If the Lions want Whisenhunt, they'll have to wait
JAN 06, 2014 12:42p ET
Ken Whisenhunt can look -- and finally talk -- but he still can't touch.
Whisenhunt, who is San Diego's offensive coordinator, is allowed to interview with teams for a head-coaching job the next few days, but no deal can be made official until after the Chargers' season ends per NFL rules.
San Diego, which once was 5-7 before a late-season surge (sort of the opposite of how the Lions' season went, leading to Schwartz's firing), advanced to the next round and plays at Denver next Sunday.
Whisenhunt, 51, is considered a heavy favorite to get the Detroit job. Call him the leader at the turn, a golf term that is appropriate in his case.
"Whiz," as he's called, is a golf fanatic. He grew up in Augusta, Ga., and used to help work the scoreboard on the 18th hole during the Masters tournament when he was a teenager.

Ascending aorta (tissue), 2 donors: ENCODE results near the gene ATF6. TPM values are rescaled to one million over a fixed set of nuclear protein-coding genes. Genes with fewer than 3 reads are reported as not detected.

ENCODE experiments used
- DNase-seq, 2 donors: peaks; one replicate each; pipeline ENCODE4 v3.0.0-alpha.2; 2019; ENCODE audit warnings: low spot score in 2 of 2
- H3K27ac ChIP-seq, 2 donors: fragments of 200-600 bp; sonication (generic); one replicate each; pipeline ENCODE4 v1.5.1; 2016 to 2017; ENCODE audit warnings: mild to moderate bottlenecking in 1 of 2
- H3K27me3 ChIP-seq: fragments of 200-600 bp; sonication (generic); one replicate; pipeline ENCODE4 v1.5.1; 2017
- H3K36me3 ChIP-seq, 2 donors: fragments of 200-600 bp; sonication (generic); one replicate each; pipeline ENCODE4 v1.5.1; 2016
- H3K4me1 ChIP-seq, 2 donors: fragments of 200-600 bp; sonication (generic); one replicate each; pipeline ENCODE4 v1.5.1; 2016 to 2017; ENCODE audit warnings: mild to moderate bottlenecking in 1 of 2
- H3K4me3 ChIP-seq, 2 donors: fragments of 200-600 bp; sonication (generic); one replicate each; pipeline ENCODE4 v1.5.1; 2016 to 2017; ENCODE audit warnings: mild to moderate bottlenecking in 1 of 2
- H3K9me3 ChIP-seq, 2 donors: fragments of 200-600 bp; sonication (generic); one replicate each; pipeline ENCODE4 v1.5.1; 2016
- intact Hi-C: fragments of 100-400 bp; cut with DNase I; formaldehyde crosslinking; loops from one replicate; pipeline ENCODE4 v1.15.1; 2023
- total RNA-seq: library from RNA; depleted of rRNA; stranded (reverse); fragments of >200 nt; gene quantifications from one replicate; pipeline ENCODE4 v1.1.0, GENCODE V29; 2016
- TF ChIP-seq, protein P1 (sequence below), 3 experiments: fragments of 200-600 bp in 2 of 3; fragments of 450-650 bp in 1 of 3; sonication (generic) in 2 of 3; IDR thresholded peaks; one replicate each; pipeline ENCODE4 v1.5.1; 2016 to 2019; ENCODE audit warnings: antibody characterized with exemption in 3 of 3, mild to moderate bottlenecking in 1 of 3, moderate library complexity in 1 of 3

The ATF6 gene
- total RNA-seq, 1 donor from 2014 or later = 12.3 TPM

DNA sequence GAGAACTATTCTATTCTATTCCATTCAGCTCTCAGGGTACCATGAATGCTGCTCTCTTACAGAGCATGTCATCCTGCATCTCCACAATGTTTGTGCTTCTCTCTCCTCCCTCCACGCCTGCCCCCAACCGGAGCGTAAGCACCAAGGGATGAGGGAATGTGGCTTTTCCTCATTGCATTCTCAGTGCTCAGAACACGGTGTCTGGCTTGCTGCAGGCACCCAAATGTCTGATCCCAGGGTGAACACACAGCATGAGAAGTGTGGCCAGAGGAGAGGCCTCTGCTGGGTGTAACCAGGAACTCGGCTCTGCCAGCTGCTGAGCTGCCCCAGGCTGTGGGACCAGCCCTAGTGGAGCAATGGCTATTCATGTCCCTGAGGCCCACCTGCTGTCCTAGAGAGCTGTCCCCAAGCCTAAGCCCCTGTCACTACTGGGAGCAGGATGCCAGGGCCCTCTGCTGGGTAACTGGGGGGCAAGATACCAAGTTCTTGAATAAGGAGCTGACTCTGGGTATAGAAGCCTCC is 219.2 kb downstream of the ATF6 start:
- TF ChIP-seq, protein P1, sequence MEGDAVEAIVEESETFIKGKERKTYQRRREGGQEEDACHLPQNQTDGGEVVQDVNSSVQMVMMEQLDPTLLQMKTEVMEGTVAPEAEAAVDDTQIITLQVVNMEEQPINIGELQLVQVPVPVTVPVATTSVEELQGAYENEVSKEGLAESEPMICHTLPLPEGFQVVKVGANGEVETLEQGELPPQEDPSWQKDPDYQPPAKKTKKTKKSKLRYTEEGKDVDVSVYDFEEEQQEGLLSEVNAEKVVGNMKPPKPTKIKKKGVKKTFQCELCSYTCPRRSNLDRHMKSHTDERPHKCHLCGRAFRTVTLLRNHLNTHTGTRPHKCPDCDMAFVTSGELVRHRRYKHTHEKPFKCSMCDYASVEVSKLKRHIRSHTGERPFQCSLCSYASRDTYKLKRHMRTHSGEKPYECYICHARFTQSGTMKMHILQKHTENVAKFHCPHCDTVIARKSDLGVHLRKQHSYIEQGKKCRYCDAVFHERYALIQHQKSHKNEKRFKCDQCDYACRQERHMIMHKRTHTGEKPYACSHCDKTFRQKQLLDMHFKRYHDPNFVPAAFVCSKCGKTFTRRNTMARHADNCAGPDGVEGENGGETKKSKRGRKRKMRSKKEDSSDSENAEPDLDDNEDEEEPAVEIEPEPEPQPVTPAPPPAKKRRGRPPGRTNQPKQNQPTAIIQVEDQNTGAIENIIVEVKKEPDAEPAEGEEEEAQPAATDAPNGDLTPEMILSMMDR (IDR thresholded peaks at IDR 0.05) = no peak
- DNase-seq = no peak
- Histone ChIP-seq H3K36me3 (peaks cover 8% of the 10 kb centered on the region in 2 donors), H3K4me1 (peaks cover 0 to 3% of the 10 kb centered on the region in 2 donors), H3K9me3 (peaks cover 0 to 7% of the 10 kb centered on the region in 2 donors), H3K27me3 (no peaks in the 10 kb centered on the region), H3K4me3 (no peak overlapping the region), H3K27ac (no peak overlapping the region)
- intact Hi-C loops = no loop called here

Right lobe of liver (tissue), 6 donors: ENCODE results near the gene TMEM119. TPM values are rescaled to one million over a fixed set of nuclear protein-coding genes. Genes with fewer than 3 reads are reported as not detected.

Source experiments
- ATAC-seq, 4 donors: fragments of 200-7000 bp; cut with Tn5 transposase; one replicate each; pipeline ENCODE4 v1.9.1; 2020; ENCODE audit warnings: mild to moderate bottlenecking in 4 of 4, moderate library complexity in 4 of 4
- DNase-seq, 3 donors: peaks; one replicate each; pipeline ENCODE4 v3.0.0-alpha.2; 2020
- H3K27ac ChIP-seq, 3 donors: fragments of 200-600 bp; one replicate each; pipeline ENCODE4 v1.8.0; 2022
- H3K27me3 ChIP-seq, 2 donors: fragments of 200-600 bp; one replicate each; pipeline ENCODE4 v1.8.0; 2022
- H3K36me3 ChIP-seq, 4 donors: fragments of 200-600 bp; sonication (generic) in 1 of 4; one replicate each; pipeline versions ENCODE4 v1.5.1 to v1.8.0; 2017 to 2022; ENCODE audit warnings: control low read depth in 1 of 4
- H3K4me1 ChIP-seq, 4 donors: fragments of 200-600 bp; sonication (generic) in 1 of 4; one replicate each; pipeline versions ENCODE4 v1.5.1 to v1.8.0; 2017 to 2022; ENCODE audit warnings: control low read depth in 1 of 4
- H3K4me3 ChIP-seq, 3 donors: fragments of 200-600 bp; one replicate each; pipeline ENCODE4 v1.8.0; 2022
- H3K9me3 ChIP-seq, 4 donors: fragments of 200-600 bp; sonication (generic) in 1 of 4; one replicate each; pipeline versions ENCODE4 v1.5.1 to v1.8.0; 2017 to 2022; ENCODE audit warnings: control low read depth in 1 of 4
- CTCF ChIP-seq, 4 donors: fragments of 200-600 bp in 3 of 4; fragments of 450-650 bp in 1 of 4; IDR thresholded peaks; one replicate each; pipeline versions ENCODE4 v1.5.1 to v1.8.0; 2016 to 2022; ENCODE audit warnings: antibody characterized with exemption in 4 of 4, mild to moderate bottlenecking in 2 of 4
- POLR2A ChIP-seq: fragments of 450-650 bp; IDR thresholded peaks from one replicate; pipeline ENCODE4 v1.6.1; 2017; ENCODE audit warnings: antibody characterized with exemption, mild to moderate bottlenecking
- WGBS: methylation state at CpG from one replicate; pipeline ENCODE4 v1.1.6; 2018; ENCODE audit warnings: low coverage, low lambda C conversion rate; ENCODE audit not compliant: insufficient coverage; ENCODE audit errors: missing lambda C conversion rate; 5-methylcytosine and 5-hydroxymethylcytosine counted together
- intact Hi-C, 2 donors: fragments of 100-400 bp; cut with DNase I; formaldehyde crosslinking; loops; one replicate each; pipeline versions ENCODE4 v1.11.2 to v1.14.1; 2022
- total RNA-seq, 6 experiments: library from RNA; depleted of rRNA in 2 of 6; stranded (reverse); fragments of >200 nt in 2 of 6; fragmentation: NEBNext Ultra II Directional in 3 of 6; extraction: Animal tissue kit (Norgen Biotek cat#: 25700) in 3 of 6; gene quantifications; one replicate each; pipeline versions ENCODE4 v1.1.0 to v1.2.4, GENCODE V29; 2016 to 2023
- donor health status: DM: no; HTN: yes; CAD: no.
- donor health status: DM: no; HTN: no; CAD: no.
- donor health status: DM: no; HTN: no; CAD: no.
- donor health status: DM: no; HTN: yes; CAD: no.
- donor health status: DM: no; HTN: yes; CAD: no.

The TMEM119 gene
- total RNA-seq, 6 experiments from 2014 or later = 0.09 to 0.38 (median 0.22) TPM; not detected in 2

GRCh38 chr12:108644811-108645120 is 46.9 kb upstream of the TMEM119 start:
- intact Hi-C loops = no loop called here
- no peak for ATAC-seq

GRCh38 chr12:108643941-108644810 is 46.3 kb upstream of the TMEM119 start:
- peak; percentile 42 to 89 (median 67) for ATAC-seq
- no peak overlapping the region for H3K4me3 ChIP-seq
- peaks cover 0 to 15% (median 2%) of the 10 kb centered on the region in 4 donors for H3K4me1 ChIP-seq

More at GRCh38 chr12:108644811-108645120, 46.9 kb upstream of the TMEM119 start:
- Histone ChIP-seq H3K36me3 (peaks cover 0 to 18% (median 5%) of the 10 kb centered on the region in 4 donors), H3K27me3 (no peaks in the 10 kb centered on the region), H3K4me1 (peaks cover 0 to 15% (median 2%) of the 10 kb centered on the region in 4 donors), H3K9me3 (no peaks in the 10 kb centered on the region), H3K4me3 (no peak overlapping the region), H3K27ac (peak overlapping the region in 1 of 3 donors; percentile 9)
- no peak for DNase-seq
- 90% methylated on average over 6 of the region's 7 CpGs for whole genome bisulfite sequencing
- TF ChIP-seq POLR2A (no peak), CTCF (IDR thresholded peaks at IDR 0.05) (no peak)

His golf highlights include shooting an even-par 72 on the Masters course six years ago with an eagle on the par-4 11th hole. He got serious about pursing a golf career when his football playing days ended, and participated in the 1994 U.S. Mid-Amateur before deciding to get into coaching.
The Lions aren’t the only ones with interest in him. Tennessee, Minnesota and Washington also have reportedly requested interviews.
"I'm honored I'm mentioned," Whisenhunt said last week during his weekly news conference with reporters in San Diego.
“You're so focused that you don't pay a lot of attention to it.”
It's an awkward time because his focus has to be on preparing the Chargers for this opportunity. They're two more upsets away from getting to the Super Bowl.
But there's a lot on the line for him personally with these upcoming interviews, one of which will be with Lions general manager Martin Mayhew, his former teammate more than two decades ago with the Washington Redskins.
Whisenhunt has to be careful what he says right now.
"You're so focused that you don't pay a lot of attention to it," he said of the rumors.